Procedures can define ‘input’ arguments and default values for arguments:

// Declaring:
proc set-text-after-label [val parent -input] [val label] [val text ""] {
    $parent | get-editbox -after [get-label $label] | set-text $text
}

// Using -- text arg is not set, so default value will be used
get-window "New Project" | set-text-after-label "Project name:"

ECL and Q7

Screen Shot 2013-09-03 at 18.44.30

All changes described above are available in core ECL and available when ECL is used without Q7, however, when it comes to Q7, it becomes even more powerful:

  • Procedures can be declared in ECL contexts, and in this case they will be available to all test cases, referring to declaring context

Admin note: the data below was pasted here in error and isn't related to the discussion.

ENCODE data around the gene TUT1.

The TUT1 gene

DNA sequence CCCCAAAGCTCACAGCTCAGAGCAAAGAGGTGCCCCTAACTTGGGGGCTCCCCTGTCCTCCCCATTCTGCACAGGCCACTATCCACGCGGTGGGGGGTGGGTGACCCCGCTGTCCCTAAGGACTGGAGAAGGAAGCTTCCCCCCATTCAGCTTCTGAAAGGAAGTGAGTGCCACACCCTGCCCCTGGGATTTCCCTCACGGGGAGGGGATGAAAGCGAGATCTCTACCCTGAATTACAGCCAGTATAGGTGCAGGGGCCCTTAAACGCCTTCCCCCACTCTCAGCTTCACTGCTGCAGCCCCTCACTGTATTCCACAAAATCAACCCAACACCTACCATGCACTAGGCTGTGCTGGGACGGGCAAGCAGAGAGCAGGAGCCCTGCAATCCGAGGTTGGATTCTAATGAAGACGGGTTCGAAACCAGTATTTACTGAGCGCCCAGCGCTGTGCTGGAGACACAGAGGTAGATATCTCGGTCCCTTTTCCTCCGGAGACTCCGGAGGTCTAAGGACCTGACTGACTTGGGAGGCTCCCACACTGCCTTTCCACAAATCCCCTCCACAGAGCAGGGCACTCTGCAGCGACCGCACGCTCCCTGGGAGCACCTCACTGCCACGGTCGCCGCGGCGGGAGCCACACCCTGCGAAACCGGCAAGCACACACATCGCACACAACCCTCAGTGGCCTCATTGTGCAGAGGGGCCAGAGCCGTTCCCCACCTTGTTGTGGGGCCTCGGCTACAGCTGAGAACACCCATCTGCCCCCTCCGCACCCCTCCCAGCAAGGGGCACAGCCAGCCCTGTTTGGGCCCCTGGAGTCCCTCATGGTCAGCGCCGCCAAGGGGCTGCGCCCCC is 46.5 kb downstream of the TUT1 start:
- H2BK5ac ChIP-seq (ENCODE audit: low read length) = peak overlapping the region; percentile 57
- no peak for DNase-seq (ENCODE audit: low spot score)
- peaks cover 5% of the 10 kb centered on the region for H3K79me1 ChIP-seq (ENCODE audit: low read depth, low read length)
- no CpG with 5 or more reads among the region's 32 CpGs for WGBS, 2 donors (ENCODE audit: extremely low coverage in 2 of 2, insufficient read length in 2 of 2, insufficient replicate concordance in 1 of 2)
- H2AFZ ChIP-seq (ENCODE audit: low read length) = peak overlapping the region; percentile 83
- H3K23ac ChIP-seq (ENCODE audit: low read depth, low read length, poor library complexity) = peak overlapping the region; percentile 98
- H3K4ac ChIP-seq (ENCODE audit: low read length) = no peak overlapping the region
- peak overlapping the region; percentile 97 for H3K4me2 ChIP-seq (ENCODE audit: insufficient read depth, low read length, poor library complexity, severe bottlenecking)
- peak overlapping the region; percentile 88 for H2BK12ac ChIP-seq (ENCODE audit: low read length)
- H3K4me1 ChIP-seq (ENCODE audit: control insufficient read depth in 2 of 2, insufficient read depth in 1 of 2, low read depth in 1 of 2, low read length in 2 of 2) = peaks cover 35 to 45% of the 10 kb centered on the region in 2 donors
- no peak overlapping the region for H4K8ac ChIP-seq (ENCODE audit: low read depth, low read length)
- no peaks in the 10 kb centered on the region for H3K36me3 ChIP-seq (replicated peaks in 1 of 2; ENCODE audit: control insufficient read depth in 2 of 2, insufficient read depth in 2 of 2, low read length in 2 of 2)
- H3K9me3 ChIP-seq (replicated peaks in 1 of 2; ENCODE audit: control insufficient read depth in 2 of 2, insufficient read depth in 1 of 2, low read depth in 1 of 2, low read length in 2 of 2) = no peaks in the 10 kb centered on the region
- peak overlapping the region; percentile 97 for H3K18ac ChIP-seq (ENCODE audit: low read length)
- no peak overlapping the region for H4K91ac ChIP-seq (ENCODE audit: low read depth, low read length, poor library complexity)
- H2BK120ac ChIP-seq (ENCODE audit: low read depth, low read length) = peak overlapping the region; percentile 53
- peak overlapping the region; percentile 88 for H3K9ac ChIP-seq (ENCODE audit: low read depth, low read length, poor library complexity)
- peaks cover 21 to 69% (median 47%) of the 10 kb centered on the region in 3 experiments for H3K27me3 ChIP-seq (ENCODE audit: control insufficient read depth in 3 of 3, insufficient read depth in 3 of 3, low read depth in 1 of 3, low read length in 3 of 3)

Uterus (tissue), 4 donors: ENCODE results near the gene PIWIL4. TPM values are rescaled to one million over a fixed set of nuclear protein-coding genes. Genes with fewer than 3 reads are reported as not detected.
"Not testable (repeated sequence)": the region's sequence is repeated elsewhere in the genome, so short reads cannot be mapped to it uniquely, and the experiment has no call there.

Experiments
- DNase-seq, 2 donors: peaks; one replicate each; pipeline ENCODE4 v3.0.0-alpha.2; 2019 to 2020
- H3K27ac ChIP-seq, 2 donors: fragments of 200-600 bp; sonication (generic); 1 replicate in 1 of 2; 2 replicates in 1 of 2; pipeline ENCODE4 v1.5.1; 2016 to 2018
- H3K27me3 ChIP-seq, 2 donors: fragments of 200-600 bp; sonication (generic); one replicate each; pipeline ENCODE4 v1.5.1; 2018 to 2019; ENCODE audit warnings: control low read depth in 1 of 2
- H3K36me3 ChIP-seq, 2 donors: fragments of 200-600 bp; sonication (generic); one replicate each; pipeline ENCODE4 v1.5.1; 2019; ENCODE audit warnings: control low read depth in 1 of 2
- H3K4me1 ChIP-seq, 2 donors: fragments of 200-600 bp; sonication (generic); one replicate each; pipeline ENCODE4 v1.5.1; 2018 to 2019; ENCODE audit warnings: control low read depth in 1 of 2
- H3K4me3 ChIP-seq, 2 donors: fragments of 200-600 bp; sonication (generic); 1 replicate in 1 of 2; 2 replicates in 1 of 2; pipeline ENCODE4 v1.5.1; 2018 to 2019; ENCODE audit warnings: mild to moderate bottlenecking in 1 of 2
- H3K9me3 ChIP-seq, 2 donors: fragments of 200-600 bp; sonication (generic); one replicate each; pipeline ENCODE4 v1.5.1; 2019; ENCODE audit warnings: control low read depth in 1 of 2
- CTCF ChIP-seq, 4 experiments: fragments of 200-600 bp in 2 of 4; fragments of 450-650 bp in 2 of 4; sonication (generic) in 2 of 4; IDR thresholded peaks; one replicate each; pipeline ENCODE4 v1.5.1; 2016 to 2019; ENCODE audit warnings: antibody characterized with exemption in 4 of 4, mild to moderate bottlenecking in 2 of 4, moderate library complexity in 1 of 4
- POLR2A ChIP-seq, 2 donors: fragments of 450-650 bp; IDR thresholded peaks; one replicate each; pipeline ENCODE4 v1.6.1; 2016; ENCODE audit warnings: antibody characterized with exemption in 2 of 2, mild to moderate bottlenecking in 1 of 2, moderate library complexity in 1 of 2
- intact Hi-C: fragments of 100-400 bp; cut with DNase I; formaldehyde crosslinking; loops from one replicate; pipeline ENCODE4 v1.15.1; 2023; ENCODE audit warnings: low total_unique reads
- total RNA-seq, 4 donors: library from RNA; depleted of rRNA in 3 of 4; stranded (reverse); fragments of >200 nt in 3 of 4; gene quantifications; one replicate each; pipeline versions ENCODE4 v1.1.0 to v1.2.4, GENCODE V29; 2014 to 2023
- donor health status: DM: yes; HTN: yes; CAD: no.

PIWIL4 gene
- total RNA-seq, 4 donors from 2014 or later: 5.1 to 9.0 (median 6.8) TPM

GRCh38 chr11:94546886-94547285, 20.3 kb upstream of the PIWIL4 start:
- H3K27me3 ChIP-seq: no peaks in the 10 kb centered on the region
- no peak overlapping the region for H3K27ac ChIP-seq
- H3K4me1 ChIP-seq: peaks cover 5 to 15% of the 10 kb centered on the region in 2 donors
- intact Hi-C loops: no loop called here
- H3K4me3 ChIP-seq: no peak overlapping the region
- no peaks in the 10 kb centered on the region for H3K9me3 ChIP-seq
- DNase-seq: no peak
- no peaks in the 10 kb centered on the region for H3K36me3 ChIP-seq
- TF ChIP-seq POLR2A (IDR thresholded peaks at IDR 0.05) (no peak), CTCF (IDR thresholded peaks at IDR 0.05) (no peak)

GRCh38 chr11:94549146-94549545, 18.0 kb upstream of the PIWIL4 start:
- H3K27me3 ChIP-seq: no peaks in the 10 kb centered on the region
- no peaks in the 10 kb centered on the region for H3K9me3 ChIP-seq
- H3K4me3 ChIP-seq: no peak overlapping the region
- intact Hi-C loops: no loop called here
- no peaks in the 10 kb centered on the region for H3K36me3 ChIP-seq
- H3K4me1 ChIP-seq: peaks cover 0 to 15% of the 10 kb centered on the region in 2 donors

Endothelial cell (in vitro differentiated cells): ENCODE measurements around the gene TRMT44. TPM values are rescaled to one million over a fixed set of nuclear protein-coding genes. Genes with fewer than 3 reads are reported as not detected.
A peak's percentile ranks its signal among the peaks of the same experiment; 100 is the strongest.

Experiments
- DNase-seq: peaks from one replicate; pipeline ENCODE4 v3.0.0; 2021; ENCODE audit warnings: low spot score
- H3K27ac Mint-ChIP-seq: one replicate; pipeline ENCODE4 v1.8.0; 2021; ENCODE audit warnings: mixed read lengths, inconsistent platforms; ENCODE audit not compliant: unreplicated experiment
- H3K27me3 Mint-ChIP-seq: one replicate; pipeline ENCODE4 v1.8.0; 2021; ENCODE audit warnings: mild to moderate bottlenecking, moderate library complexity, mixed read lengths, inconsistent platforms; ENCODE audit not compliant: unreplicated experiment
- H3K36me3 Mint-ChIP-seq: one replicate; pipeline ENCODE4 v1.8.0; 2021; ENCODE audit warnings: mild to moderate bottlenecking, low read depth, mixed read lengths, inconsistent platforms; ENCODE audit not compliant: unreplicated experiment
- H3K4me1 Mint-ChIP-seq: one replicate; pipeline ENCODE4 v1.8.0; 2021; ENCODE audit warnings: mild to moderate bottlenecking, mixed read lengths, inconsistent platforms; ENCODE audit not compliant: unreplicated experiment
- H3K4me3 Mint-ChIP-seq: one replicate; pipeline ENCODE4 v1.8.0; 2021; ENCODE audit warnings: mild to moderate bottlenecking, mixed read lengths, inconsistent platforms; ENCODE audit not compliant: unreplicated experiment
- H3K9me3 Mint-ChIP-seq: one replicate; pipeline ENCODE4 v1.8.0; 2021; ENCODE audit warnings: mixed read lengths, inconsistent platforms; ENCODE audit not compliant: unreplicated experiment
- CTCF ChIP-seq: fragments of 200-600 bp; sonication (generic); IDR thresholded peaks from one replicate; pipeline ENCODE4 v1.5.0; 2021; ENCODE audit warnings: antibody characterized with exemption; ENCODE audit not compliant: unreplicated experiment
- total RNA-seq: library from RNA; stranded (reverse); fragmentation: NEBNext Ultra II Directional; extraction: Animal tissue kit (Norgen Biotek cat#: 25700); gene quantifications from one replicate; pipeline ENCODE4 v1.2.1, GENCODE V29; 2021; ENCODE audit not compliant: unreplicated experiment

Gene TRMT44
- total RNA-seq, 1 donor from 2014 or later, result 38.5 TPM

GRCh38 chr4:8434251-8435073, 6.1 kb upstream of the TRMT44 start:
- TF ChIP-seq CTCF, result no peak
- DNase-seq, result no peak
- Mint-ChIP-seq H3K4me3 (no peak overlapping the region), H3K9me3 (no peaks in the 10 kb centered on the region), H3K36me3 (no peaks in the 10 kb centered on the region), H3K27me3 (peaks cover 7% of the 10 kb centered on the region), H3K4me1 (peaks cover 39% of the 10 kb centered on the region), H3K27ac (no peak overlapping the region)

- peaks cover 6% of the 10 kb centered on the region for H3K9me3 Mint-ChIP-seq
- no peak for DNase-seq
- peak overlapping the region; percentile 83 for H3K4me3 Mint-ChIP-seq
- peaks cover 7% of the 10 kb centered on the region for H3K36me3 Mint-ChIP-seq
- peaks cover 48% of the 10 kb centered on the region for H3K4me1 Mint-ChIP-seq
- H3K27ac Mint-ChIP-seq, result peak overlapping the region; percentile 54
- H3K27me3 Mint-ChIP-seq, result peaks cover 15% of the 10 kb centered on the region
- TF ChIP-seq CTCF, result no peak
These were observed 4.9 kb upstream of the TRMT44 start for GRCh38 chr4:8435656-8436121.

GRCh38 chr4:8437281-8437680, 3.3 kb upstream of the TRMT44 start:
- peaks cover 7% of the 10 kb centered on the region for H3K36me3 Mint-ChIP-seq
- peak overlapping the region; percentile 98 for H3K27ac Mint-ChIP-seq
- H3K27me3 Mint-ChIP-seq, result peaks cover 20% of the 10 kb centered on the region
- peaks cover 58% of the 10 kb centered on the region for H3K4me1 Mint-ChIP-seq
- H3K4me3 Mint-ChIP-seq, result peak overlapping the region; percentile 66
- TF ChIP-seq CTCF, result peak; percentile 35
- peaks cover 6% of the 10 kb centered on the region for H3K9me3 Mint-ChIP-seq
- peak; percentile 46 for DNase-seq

• Values declared in Parameter contexts can be accessed in the same way as variables, using $-syntax
  • ECL and parameter contexts can be added to default contexts, and therefore, automatically become available in all test cases in given project
  • Test case and ECL editors support completion, navigation and documentation for procedures, variables in ‘let’ blocks and parameter names from Parameters contexts

A sample project, illustrating the expressive power of procedures is available on GitHub – https://github.com/xored/q7.examples.procs. You can run a test case from this project on your machine by executing the following commands in shell:

$ git clone https://github.com/xored/q7.examples.procs.git
$ cd q7.examples.procs
$ mvn clean package